The hot air balloon bet - a high-flying gamble

In the late 19th century, hot air balloons were a popular form of transportation and entertainment. One man, Henry Coxwell, was a famous balloonist who had made numerous successful flights across Europe. In 1862, he was approached by a wealthy businessman named George Augustus Sala with a unique proposition.

Sala offered to pay Coxwell £10,000 if he could make a balloon flight from London to Paris in under 12 hours. The catch? Coxwell would have to take Sala with him on the flight. Coxwell accepted the challenge, and the two men set off in the balloon on the morning of September 7, 1862.

The flight was not without its challenges. The balloon encountered storms and adverse weather conditions, and at one point, the two men even had to throw out their luggage to gain altitude. Despite the difficulties, they managed to make it to Paris in just under 12 hours, winning the bet and securing a significant sum of money.

This bet is a testament to the spirit of adventure and the willingness to take risks. Coxwell and Sala could have easily crashed or encountered other dangers during their flight, but they were willing to take the gamble for a chance at a significant payoff.

The royal racehorse bet - a bet on a horse's lineage

In 1750, a man named Lord March made a bet on the lineage of a racehorse. March bet that a particular horse had been sired by a specific stallion, while his opponent, Lord Cholmondeley, argued that the horse was the offspring of a different stallion.

To settle the bet, the two men agreed to a unique form of arbitration. They would take the horse to a field and see which of two cows the horse would choose to approach first. If the horse chose March's cow, he would win the bet. If the horse chose Cholmondeley's cow, he would lose.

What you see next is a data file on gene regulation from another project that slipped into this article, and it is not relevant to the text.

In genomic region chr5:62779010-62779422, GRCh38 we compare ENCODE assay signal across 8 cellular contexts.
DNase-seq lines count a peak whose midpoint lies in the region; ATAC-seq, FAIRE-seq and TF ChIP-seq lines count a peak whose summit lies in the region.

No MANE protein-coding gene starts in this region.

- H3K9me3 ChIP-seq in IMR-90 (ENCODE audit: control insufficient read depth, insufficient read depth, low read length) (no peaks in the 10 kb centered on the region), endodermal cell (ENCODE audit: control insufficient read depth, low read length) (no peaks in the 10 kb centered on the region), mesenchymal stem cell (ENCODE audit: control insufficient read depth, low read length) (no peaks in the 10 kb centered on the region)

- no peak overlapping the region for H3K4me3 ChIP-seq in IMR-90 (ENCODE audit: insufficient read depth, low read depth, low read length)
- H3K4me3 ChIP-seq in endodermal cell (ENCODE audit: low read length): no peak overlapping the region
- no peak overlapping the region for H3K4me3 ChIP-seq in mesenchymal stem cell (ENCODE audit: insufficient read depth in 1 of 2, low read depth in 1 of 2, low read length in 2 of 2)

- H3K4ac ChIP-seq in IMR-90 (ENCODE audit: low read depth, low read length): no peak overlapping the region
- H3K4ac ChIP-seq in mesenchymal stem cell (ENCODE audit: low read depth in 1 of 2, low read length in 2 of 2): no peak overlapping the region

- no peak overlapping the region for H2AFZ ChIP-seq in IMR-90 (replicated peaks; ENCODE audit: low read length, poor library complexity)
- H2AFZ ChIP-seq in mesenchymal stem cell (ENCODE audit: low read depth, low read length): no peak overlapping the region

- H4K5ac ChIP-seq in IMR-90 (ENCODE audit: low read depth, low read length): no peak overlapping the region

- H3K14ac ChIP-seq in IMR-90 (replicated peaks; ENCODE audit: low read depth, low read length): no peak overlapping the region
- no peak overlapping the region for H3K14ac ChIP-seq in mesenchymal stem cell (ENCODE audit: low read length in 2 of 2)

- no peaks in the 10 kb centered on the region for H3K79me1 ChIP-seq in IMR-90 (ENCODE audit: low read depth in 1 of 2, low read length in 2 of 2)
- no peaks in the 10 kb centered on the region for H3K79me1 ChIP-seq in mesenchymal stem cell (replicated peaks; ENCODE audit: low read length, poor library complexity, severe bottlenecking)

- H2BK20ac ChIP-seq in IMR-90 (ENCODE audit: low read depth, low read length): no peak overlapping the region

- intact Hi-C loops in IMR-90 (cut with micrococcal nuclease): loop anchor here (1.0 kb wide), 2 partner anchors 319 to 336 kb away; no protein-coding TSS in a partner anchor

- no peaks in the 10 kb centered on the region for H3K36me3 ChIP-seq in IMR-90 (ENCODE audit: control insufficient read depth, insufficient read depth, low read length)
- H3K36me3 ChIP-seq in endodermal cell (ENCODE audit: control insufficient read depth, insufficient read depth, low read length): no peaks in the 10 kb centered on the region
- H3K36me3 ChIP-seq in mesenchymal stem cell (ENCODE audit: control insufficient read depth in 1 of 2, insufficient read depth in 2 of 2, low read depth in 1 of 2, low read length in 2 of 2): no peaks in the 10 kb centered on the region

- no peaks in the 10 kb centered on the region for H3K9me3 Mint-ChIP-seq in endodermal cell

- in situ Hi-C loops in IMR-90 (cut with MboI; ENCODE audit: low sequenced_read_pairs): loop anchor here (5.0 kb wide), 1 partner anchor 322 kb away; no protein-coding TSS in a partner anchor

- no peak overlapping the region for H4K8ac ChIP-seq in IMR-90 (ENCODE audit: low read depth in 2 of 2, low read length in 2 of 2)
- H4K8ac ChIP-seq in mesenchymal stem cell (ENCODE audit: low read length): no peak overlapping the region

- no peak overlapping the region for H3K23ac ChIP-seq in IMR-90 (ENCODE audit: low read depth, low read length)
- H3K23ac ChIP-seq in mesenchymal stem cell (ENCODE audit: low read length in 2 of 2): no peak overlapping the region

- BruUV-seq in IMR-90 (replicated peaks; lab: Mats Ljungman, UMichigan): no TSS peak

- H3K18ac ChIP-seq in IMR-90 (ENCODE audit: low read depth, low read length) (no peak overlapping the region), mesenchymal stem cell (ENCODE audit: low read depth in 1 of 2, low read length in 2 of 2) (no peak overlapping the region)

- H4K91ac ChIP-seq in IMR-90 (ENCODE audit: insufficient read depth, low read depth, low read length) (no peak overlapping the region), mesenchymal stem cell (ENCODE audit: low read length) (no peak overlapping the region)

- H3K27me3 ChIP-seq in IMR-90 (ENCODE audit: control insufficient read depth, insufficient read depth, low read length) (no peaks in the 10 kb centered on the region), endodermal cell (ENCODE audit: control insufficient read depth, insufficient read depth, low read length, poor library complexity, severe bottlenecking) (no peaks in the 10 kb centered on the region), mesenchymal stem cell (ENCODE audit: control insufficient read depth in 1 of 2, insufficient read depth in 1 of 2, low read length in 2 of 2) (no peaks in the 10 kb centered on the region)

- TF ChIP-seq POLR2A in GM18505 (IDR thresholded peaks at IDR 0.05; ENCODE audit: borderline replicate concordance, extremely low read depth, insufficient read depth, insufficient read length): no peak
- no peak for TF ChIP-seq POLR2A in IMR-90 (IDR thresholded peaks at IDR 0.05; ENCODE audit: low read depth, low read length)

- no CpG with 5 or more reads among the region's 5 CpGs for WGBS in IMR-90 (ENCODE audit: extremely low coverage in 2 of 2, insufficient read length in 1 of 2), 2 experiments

On the day of the bet, the horse approached March's cow first, and he won the wager. This bet may seem odd, but it shows how even the most unusual methods can be used to settle a dispute. It also highlights the importance of lineage and breeding in the world of horse racing.

The time traveler's bet - a futuristic wager

In 2005, a man named Andrew Carlssin was arrested by the Securities and Exchange Commission (SEC) for insider trading. What made this case unique was Carlssin's claim that he was a time traveler from the year 2256.

Carlssin claimed that he had used his knowledge of future events to make successful trades in the stock market, resulting in a profit of over $350 million. The SEC was skeptical of his claim and launched an investigation.

During the investigation, Carlssin offered to make a wager to prove his time-traveling abilities. He bet that the Dow Jones Industrial Average would reach 10,000 points by the end of 2008. If he was wrong, he would go to jail for a year. If he was right, he would be set free.

The bet was never made, as Carlssin disappeared from his jail cell and was never seen again. This bet may seem far-fetched, but it shows how even the most outlandish claims can have real-world consequences. It also highlights the human fascination with time travel and the unknown.